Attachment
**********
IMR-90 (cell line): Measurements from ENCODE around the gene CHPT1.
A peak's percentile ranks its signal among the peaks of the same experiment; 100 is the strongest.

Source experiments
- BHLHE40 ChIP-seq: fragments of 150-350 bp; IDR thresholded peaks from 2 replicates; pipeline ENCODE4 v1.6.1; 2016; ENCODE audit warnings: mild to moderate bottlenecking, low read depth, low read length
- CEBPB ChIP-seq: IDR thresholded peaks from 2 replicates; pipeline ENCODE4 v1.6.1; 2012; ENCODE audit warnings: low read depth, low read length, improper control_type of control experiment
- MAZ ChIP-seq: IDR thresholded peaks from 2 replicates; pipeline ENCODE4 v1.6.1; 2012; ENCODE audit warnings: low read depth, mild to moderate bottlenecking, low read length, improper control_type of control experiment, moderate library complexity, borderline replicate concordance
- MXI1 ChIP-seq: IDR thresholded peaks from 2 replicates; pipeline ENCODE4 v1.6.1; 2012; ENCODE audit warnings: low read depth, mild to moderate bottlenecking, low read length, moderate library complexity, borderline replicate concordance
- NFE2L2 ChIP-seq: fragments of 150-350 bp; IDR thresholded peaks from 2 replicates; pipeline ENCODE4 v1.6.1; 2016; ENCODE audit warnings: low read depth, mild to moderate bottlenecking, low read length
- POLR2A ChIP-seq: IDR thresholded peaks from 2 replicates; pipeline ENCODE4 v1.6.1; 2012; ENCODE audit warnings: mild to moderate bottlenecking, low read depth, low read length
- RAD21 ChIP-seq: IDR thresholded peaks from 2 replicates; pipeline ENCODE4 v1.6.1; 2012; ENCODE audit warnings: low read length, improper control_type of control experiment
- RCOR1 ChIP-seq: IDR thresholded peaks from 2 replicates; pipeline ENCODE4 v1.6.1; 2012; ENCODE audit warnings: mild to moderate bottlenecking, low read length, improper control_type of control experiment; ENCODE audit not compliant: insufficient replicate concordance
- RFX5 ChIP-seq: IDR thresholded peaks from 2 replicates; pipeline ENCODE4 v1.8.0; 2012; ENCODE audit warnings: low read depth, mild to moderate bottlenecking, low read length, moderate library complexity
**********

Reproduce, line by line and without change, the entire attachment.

IMR-90 (cell line): Measurements from ENCODE around the gene CHPT1.
A peak's percentile ranks its signal among the peaks of the same experiment; 100 is the strongest.

Source experiments
- BHLHE40 ChIP-seq: fragments of 150-350 bp; IDR thresholded peaks from 2 replicates; pipeline ENCODE4 v1.6.1; 2016; ENCODE audit warnings: mild to moderate bottlenecking, low read depth, low read length
- CEBPB ChIP-seq: IDR thresholded peaks from 2 replicates; pipeline ENCODE4 v1.6.1; 2012; ENCODE audit warnings: low read depth, low read length, improper control_type of control experiment
- MAZ ChIP-seq: IDR thresholded peaks from 2 replicates; pipeline ENCODE4 v1.6.1; 2012; ENCODE audit warnings: low read depth, mild to moderate bottlenecking, low read length, improper control_type of control experiment, moderate library complexity, borderline replicate concordance
- MXI1 ChIP-seq: IDR thresholded peaks from 2 replicates; pipeline ENCODE4 v1.6.1; 2012; ENCODE audit warnings: low read depth, mild to moderate bottlenecking, low read length, moderate library complexity, borderline replicate concordance
- NFE2L2 ChIP-seq: fragments of 150-350 bp; IDR thresholded peaks from 2 replicates; pipeline ENCODE4 v1.6.1; 2016; ENCODE audit warnings: low read depth, mild to moderate bottlenecking, low read length
- POLR2A ChIP-seq: IDR thresholded peaks from 2 replicates; pipeline ENCODE4 v1.6.1; 2012; ENCODE audit warnings: mild to moderate bottlenecking, low read depth, low read length
- RAD21 ChIP-seq: IDR thresholded peaks from 2 replicates; pipeline ENCODE4 v1.6.1; 2012; ENCODE audit warnings: low read length, improper control_type of control experiment
- RCOR1 ChIP-seq: IDR thresholded peaks from 2 replicates; pipeline ENCODE4 v1.6.1; 2012; ENCODE audit warnings: mild to moderate bottlenecking, low read length, improper control_type of control experiment; ENCODE audit not compliant: insufficient replicate concordance
- RFX5 ChIP-seq: IDR thresholded peaks from 2 replicates; pipeline ENCODE4 v1.8.0; 2012; ENCODE audit warnings: low read depth, mild to moderate bottlenecking, low read length, moderate library complexity